Fish Post

Wrightsville Beach – July 2, 2020

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Matt, of Tex’s Tackle, reports that fishing for reds has been strong in the marsh, around ICW docks, and out around the Masonboro jetties. Topwaters and gold spoons are the go-to lures in the marsh. Live or cut bait is hard to beat this time of year around the docks, but jigging Gulp soft plastics can be effective, too.

Anglers fishing the bridges with live crabs and sand fleas have been catching some nice sheephead and black drum. Flounder fishing has also been very good lately, although it’s all catch and release until the season opens on August 16th.

Bluefish, pompano, spanish mackerel, croaker, black drum, red drum, and flounder have all been reported from the surf. Beach fishing during the summer is often better during the cooler times of the day or at night. Anglers fishing the surf with large cut bait (especially at night) have been catching sharks and rays.

Spanish mackerel fishing has been outstanding on most days. There’s been plenty of bait right along the beaches, and there are some big fish still mixed in. Trolling with Yo-Zuri deep divers or Clarkspoons with planers has been working well. The fish have also been hitting casting jigs (when you can find them feeding on the surface).

Kings and a handful of cobia and tarpon are also being caught right along the beach. Live bait is going to be the best option for these three species if you stay close to shore. Further offshore in the 5+ mile range, the kings are being caught with dead cigar minnows, ballyhoo, and spoons. 

The nearshore bottom fishing has been strong lately, with citation-sized flounder, gray trout, and some big drum all biting on the bottom. You can’t go wrong with a bucktail tipped with a Gulp or with a live mullet or menhaden.

There’s been a few nice mahi caught in the 25-40-mile range over the last couple weeks. Trolling with downsized ballyhoo rigs and squid has been the most consistently producing tactic. Blue Water Candy Mahi Madness, C&H Rattle Jets, and Sea Vixen Flying Fish have all been good options for trolling without bait. King mackerel are being caught in decent numbers at structure and ledges throughout the area by trolling over ledges and structure or staying around any bait balls.

The gag grouper bite has been consistent starting in about 80’, along with some beeliners, pinkies, and grunts. Throw out a light line while you’re bottom fishing for a shot at mahi and kings. The reds and scamps can be found further offshore, along with good numbers of triggerfish.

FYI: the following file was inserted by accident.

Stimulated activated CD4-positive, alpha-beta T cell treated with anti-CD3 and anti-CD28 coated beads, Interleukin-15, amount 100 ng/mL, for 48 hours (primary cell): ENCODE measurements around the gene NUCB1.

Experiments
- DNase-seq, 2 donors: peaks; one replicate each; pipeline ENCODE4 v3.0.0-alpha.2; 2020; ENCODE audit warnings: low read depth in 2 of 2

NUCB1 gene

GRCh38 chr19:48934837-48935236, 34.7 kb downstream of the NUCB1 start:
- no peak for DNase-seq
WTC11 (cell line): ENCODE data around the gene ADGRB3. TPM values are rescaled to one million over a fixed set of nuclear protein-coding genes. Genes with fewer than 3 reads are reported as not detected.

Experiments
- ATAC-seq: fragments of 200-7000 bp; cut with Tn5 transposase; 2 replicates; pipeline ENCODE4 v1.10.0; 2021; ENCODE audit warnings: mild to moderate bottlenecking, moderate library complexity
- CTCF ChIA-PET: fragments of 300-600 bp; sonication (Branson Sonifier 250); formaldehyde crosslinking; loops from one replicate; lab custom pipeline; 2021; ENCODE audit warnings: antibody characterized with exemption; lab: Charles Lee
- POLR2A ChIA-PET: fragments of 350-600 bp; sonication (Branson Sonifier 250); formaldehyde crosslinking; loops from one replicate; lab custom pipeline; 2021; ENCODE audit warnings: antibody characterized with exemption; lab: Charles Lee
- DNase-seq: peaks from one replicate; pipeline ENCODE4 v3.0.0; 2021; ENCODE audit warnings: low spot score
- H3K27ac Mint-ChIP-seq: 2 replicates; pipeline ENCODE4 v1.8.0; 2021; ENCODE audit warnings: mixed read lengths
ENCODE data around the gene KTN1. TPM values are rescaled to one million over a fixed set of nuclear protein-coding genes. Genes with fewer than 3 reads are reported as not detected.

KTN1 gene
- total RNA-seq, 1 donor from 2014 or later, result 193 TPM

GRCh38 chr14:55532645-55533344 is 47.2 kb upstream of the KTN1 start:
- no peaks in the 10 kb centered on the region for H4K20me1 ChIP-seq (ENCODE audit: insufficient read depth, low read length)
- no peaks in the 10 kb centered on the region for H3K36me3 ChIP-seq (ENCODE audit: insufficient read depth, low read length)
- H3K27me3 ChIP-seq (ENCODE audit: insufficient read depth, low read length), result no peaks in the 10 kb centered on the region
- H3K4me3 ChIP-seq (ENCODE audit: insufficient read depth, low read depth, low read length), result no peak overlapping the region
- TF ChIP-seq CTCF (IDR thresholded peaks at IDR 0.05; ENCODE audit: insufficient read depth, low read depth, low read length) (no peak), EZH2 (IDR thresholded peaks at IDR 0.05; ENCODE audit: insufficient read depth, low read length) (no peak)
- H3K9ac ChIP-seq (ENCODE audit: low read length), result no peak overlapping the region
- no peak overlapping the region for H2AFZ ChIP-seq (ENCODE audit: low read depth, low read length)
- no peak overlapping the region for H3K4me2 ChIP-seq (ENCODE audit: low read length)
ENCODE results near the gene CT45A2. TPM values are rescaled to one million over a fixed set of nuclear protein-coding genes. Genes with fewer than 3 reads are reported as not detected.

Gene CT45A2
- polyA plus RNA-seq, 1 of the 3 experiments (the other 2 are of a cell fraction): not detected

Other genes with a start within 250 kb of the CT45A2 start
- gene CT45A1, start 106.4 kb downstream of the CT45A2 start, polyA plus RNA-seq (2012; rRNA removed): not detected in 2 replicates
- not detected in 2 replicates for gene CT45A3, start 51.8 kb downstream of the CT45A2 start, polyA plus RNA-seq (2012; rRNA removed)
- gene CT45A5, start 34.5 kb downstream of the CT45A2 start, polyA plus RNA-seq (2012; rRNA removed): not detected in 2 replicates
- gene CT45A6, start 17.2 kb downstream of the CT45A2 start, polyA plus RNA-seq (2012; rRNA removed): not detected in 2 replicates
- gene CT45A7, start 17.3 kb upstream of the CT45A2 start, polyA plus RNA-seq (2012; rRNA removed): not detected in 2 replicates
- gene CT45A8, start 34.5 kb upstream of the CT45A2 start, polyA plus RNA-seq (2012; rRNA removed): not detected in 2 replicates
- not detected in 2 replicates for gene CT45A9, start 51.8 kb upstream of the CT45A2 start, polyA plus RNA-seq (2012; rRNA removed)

Trolling in the Gulf Stream has been hit or miss lately. Catches have included yellowfins, blackfins, mahi, and a few wahoo. Boats running further offshore chasing marlin on the surface or swordfish on the bottom have also been having some success. The good news is the bottom fishing and jigging out along the break has been great if the trolling doesn’t work out.

Shuler Stemper, from Winson Salem, with a redfish caught on a live menhaden in the Wrightsville Beach area. She was fishing with Capt. Jamie Rushing of Seagate Charters.

Jamie, of Seagate Charters, reports that king and spanish mackerel are biting up and down area beaches. Clarkspoons are working best, as well as frozen baits on Blue Water Candy dead bait rigs.

Red drum are biting in nearshore waters over structure, as well as in the inshore creeks. Cut and live baits have produced the most bites.

Jon Wood, from Wilmington, with a 45 lb. mahi caught at the Nipple in 600′ of water. He was pulling a Jag-a-Hoo on a planer rod on the “Taking Time” with Capt. Jamie Tatum, Jon Wood, and Skippy.

Luke, of Coastline Fishing Charters, reports that fishing has quickly transitioned into the summer patterns. Lots of spanish mackerel are hanging just off the beach, around nearshore structure, and on large bait balls just off the beachfront. The spanish have been feeding well at first light and throughout most of the morning. Looking for fish feeding on the surface and casting an assortment of jigs and spoons will get bites, but trolling has also been a go-to for pulling in good numbers. A variety of deep diver lures and spoons are doing very well, and the spoons have been working best behind a #2 planer or a simple trolling weight.

The redfish action is great. The reds are feeding well in many different areas and on various structures. The reds have been taking an interest in topwater baits at first and last light of the day. The best place to look is around creek mouths, in deep holes, and near oyster bars. They are also hitting on spoons and soft plastics, such as Z-Man shrimp with a Blue Water Candy jig head. Reds have also been feeding well on boat docks and around the inlets. Live and cut baits on a Carolina rig will get you action from the reds in these areas, and they will also produce bites in the grass and along oyster rocks.

Sheepshead action has been great this year, with good numbers of fish hanging tight to most hard inshore structures like docks and bridges. Carolina-rigged fiddler crabs up tight to the structure is going to be tough for the sheeps to pass on.

Rick, of Living Waters Guide Service, reports that the mahi bite continues, along with a few wahoo and blackfins. The wahoo and blackfins have been tapering off for the summer, though.

Bottom fishing is excellent at the break for groupers, grunts, pinkies, beeliners, and triggers.

Nearshore spanish mackerel are biting, along with kings, in anywhere from 30-70’ of water. Look for bait—that’s where the fish will be.

Gabe, of Johnnie Mercers Pier, reports that the spanish and king mackerel bite has been on fire. The largest king weighed in so far has been 27 lbs., and the bigger spanish are averaging around 4-5 lbs.

Black and red drum, blues, sheepshead, croaker, and whiting have been coming in as well.